Many CILT voices in UCT’s 2015 Yearbook reviewing a tumultuous year
2015 might well be described as the most challenging and tumultuous year for higher education in the democratic South Africa. What started as a protest about the ‘decolonisation’ of an institution - the removal of the Cecil John Rhodes statue at the University of Cape Town (UCT) - snowballed into a countrywide shutdown of higher education institutions as students marched for ‘free education’. This is an ideal students argued was promised to their parents when the new South Africa was born.
According to Dr Kasturi Behari-Leak’s (lecturer with a staff development portfolio at CILT) article, ‘After protests, it can’t be business as usual at South Africa’s universities’, “The students’ movement has stretched South Africans in personal, professional, powerful and provocative ways. What remains to be seen is whether academics have been stretched enough to reflect deeply on the status quo at universities – and to respond with equal vigour.”
Tinashe Makwande, a digital learning materials designer at CILT at the time of the protests also recognised that 2015 was a fruitful year filled with lessons. “The #FeesMustFall and #EndOutsourcing protests at the end of the year marked a new era in higher education, particularly the access to education issue, which is predominant in our region.” For him the year was also a milestone as he was part of the project to launch the first Massive Open Online Course originating from an African institution. “Locally, we are setting milestones by launching collaborative online courses and on the other hand we are looking for ways to make education and learning more accessible to a larger number of people.”
Accessible education and resources was what the students were protesting for. But why are there such gaps, why is knowledge not shared and accessible to those who need it?
Associate Professor Laura Czerniewicz, director at CILT, wrote an illuminating piece entitled, ‘It’s time to redraw the world’s very unequal knowledge map’ which explores the inequality in access to resources and hence knowledge between developed and developing nations. According to Czerniewicz, “If the world were mapped according to how many scientific research papers each country produced, it would take on a rather bizarre, uneven appearance. The Northern hemisphere would balloon beyond recognition. The global south, including Africa, would effectively melt off the map.” She continues to explore the reasons for this and provides possible solutions.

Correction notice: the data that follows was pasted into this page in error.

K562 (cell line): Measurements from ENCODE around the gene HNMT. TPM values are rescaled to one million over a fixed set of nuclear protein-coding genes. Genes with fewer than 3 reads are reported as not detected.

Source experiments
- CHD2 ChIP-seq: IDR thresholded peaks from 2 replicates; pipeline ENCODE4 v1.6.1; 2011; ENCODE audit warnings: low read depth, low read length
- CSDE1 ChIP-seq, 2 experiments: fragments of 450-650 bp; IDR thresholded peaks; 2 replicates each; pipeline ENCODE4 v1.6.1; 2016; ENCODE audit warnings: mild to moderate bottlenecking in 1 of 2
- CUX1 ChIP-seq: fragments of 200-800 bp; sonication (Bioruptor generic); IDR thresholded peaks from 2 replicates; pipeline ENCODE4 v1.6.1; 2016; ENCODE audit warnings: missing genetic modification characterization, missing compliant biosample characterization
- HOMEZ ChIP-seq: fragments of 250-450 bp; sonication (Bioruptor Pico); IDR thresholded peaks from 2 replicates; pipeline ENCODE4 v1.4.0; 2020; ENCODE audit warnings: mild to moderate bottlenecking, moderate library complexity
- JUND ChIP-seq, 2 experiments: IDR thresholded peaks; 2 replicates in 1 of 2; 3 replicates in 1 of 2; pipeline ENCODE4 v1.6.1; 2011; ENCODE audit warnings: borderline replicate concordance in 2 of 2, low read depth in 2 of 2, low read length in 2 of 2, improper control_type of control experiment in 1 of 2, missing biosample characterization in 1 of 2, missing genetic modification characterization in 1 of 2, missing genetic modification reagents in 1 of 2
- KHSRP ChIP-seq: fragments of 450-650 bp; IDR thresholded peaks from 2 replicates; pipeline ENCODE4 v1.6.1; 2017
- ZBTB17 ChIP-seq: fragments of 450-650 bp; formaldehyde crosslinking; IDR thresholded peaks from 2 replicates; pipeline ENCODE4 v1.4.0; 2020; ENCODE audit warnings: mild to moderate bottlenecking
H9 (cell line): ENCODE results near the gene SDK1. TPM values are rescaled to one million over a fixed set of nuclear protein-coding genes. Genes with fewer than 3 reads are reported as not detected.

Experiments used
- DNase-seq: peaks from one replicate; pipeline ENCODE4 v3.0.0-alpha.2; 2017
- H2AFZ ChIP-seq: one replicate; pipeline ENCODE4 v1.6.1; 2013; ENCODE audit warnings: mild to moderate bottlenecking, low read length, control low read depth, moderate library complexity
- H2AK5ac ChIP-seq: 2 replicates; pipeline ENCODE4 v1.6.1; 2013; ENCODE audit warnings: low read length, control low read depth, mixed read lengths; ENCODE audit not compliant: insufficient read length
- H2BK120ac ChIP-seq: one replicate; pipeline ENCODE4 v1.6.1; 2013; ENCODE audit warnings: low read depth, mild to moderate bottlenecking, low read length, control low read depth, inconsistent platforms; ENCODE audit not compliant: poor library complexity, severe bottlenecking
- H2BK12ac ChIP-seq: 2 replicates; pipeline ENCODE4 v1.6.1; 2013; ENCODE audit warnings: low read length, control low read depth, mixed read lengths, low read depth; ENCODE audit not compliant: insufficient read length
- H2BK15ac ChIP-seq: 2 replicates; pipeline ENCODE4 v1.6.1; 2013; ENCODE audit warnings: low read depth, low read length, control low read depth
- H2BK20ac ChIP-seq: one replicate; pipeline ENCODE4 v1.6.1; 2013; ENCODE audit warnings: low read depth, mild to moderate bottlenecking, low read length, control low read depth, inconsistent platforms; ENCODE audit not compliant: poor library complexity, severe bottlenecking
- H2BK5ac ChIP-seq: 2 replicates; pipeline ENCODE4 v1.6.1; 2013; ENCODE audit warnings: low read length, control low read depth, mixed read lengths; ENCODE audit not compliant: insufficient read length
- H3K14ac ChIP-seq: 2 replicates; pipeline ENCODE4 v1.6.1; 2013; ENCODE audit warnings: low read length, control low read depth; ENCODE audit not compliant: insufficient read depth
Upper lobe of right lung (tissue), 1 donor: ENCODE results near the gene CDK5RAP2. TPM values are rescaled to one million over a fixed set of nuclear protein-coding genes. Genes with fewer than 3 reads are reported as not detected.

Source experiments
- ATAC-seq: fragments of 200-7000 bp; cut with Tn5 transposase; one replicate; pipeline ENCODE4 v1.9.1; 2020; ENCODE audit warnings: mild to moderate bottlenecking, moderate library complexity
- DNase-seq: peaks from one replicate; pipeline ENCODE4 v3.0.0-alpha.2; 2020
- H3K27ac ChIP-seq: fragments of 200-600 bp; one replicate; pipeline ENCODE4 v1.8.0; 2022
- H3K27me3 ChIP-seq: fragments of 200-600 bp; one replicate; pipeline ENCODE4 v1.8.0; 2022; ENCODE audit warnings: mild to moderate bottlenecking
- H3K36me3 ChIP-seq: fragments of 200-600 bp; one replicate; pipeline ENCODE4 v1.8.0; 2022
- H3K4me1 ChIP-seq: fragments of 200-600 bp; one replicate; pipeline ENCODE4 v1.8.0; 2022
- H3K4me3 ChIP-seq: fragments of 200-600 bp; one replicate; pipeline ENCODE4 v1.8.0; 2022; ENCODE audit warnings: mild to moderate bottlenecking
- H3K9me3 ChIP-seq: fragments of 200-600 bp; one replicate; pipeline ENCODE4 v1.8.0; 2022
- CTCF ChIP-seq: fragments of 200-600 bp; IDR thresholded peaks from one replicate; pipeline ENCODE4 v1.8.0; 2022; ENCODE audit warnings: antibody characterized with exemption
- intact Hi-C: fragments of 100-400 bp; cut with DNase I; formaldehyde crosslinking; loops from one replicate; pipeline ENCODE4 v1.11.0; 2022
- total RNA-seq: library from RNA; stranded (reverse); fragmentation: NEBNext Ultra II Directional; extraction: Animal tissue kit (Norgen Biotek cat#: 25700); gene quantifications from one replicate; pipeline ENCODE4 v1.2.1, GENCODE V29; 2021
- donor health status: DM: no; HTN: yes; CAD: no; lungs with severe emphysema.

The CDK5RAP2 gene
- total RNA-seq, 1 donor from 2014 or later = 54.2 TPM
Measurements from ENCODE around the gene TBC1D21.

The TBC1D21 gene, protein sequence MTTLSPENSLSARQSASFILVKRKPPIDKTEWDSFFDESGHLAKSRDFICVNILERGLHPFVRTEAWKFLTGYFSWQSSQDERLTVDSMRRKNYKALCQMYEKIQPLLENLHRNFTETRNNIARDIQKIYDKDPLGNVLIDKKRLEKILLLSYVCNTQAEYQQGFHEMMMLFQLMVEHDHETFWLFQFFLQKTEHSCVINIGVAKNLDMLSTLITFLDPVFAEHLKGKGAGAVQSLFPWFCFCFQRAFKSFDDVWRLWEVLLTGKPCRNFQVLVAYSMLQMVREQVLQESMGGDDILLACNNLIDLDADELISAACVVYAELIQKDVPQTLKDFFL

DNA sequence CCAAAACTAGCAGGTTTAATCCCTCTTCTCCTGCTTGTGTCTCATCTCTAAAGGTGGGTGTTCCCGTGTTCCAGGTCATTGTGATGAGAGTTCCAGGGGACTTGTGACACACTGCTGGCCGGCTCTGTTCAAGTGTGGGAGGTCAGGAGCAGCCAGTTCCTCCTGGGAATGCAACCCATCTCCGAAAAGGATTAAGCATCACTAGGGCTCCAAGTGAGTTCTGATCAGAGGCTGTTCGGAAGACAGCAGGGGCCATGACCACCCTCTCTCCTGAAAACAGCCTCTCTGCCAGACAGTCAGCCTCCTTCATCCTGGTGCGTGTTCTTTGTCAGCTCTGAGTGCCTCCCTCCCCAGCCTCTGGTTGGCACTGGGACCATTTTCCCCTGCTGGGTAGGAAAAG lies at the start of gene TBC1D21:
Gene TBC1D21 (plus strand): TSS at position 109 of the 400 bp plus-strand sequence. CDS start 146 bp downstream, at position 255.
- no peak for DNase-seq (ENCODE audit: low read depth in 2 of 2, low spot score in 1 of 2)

One change Czerniewicz believes in is that the “open access movement needs to broaden its focus from access to knowledge to full participation in knowledge creation and in scholarly communication.”
Knowledge creation can be achieved if those with the know-how are willing to share their skills and time on areas that need it. Dr Janice McMillan convenes the UCT Global Citizenship: Leading for Social Justice Programme (GCP) that aims to provide students with an opportunity to engage critically with contemporary global debates and to reflect on issues of citizenship, social justice and community engagement. In her piece, ‘How to grow civic-minded graduates’, McMillan discusses the importance of moulding graduates who are active, critical and aware and how this could be achieved. She believes that “We need teaching and learning that engages the student not only as an emergent professional but also as a committed, thoughtful and civic-minded young citizen. This means rethinking pedagogy and the complex relationship between knowledge, skills and values.”
These thoughts and more feature in the UCT Yearbook, 2015: A Year In Review. It is a compilation of the activities of 2015 and the varied dialogues around them; and summarises what can be described as the beginning of a critical overhaul of the South African higher education sector as it stands today. It is to CILT’s credit that several of the voices selected in the Yearbook are from the Centre - one passionately supporting teaching, learning, and transformation in higher education and UCT.